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Wednesday, March 28, 2001

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'Shantham' brings kudos to Malayalam cinema

By Our Staff Reporter

THIRUVANANTHAPURAM, MARCH 27. Malayalam cinema walked away with a few top honours when the 48th National Film Awards were announced in New Delhi this evening.

Some of the names that were pushed to fame by the 2000 State Film Awards had to make do with minor national prizes. And some that did not win the attention of the regional jury went on to claim national eminence.

One such was Jayaraj's `Shantham'. It failed to win the regional committee's favour, but got the National Award for the Best Feature Film. Starring soccer hero I. M. Vijayan, Seema Biswas of `Bandit Queen' fame, Kathakali maestro Kalamandalam Gopi and writer Madambu Kunjukuttan, the film depicts the morbid passions in the killing fields of North Kerala, the frustrations and regrets of the youth caught in a tantalising political game.

Jayaraj dedicated the award to "all those women who have lost their sons in the killing fields". Speaking to The Hindu over phone from Kottakkal, he hoped that the award would be an incentive for the people to watch the film, which dealt with "a burning issue of our times". "I am very sad that the film did not receive the public reception that it was expected to. The saddest fact is that Kannur was where it was watched the least. The reasons are elusive."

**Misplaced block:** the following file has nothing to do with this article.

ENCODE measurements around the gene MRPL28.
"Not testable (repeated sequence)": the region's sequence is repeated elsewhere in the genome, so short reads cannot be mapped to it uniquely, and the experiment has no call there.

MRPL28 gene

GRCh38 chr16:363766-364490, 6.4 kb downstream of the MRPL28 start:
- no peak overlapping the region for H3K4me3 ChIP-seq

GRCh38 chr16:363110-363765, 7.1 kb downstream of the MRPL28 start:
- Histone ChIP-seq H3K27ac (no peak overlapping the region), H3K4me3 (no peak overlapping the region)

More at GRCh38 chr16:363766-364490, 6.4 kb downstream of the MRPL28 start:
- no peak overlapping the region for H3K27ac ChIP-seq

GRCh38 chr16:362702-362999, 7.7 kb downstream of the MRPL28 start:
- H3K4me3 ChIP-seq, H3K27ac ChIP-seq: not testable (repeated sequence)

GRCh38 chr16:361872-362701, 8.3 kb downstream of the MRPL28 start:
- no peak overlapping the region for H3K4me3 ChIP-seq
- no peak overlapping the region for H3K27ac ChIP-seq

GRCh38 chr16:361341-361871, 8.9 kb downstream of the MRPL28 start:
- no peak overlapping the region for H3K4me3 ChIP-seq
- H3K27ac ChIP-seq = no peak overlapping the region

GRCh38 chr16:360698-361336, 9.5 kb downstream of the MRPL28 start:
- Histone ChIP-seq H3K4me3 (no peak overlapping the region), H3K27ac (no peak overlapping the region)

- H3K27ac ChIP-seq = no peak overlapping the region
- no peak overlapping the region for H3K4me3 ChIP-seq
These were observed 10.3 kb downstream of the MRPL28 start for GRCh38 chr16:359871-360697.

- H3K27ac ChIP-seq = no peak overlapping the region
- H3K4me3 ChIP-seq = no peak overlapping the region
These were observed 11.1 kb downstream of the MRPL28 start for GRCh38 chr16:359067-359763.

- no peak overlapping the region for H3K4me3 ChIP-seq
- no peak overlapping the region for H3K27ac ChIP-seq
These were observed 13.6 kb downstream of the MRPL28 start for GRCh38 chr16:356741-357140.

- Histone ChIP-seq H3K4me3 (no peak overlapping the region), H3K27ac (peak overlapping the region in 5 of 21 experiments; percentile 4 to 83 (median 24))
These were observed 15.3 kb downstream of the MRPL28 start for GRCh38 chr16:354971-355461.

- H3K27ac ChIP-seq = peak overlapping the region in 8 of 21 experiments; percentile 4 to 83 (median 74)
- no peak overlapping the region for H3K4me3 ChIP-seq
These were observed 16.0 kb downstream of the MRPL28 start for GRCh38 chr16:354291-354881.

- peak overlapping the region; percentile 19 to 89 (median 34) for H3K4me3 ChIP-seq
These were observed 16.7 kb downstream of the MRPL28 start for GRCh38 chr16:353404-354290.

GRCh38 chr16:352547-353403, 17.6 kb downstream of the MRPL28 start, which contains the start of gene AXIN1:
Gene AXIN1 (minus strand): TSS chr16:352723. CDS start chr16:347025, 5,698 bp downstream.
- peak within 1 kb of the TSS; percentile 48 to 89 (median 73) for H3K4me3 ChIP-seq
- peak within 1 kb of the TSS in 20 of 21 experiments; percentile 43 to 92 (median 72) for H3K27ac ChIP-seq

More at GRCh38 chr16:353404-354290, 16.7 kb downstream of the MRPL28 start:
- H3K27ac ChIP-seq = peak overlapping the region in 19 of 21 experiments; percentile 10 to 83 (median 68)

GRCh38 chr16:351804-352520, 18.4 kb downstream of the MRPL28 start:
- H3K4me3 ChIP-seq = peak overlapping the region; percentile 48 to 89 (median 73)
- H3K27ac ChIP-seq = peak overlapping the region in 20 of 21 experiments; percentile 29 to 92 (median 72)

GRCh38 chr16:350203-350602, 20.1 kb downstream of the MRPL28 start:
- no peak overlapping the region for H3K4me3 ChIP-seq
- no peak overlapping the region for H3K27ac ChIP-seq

Jayaraj refused to comment on his film not having won the favour of the regional jury. "I'd rather not question the jury decision. Even when the awards were announced, I had kept mum."

This is Jayaraj's third national award. In 1996, his film, `Desadanam', won the award for the Best Malayalam Film. The next year, he was named the Best Director.

KPAC Lalitha, who played the mother of a youth killed by his friend-turned-political rival in `Shantham', won the National Award for the Best Supporting Actress. "I am happy," she said, speaking over phone from the sets of a TV serial in Kochi.

This is the second national award that has come her way. She had won it earlier for her performance in `Amaram'.

Director M. P. Sukumaran Nair was another achiever. His film, `Shayanam', shared the National Award for the Best Malayalam Film with Satyan Anthicaud's `Kochu Kochu Santhoshangal'. At the regional level, Nair's work had to rest content with a prize for the best screenplay. The jury chairman, Mr. Saeed Mirza, had psed the film and was apologetic about not having conferred on it any major prize.

"Is it going for the national awards?" he had asked then, with a mischievous glint in his eye.

"The national prize is very comforting," Nair says. "Till now, everything looked upside down."

`Kochu Kochu Santhoshangal' also won the best choreography award for G. Kala.

`Sayahnam', which won seven State awards, got only one at the national level - that for the Best Debut Director. "I have no complaints," said R. Sharath, its director. "I am happy. As my film conveys an anti-nuke message, I didn't expect any award from the panel constituted by the BJP Government, which has made its nuclear ambitions clear through Pokhran."

Mr. M. T. Vasudevan Nair's `Oru Cheru Punchiri' won the prize for the Best Film on Environment.

The winners in the other categories included Yusufali Kecheri (Best Lyricist) and `Kharaksharangal' (Best Children's Film).

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